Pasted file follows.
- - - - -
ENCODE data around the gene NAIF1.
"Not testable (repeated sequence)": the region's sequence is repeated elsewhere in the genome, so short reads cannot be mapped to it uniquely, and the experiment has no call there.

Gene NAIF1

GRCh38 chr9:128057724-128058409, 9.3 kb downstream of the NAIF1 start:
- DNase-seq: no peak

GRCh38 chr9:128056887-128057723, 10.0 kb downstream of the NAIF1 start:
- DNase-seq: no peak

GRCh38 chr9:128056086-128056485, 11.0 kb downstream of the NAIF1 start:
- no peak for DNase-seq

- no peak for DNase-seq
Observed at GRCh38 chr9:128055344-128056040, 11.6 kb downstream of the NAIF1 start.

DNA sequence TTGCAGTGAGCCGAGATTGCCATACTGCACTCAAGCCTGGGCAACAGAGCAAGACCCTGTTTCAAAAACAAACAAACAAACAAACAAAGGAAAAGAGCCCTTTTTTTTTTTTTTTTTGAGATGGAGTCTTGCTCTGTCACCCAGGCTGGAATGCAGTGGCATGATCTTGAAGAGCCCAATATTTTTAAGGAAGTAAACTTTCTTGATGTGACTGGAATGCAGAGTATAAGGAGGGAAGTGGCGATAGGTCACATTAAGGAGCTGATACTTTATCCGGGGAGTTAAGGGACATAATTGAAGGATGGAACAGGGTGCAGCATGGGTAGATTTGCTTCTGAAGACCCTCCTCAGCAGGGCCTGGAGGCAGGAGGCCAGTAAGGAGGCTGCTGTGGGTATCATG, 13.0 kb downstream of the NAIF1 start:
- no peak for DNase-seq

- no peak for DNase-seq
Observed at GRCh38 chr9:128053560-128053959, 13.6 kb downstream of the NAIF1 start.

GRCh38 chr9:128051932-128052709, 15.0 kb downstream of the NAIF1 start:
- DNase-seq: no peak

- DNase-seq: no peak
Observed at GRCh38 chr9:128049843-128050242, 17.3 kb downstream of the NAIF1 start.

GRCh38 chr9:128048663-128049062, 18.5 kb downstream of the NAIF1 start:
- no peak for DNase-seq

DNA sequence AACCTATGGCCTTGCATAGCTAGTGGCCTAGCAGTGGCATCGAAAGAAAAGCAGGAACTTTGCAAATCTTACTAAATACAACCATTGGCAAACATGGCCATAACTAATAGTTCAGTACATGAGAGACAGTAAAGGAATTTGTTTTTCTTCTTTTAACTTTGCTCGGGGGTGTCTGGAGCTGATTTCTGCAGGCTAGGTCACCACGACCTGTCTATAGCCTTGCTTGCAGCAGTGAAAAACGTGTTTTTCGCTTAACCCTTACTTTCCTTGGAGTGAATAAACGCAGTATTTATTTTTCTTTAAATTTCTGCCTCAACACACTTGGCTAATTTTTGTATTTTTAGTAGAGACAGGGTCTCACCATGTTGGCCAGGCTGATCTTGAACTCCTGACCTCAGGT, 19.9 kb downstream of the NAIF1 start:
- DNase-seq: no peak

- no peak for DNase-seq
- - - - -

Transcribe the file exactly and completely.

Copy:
ENCODE data around the gene NAIF1.
"Not testable (repeated sequence)": the region's sequence is repeated elsewhere in the genome, so short reads cannot be mapped to it uniquely, and the experiment has no call there.

Gene NAIF1

GRCh38 chr9:128057724-128058409, 9.3 kb downstream of the NAIF1 start:
- DNase-seq: no peak

GRCh38 chr9:128056887-128057723, 10.0 kb downstream of the NAIF1 start:
- DNase-seq: no peak

GRCh38 chr9:128056086-128056485, 11.0 kb downstream of the NAIF1 start:
- no peak for DNase-seq

- no peak for DNase-seq
Observed at GRCh38 chr9:128055344-128056040, 11.6 kb downstream of the NAIF1 start.

DNA sequence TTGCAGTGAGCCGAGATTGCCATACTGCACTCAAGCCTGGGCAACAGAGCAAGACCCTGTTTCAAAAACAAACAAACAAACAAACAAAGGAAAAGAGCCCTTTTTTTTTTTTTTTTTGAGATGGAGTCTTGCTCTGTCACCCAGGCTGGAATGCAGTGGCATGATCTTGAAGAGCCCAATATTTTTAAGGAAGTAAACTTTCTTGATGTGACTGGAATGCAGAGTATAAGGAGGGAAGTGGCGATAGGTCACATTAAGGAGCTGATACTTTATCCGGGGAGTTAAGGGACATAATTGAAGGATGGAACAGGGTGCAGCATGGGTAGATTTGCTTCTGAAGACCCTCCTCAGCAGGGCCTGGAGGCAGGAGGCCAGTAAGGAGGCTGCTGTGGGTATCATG, 13.0 kb downstream of the NAIF1 start:
- no peak for DNase-seq

- no peak for DNase-seq
Observed at GRCh38 chr9:128053560-128053959, 13.6 kb downstream of the NAIF1 start.

GRCh38 chr9:128051932-128052709, 15.0 kb downstream of the NAIF1 start:
- DNase-seq: no peak

- DNase-seq: no peak
Observed at GRCh38 chr9:128049843-128050242, 17.3 kb downstream of the NAIF1 start.

GRCh38 chr9:128048663-128049062, 18.5 kb downstream of the NAIF1 start:
- no peak for DNase-seq

DNA sequence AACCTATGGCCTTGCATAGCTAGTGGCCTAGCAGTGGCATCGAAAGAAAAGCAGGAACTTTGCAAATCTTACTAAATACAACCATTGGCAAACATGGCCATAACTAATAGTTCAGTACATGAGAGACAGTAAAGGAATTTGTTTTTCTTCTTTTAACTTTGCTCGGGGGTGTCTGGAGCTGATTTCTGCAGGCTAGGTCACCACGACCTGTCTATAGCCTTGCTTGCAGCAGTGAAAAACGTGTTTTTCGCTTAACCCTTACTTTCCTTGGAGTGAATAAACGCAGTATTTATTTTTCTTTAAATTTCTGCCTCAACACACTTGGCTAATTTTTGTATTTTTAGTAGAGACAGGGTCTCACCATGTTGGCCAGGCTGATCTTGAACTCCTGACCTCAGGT, 19.9 kb downstream of the NAIF1 start:
- DNase-seq: no peak

- no peak for DNase-seq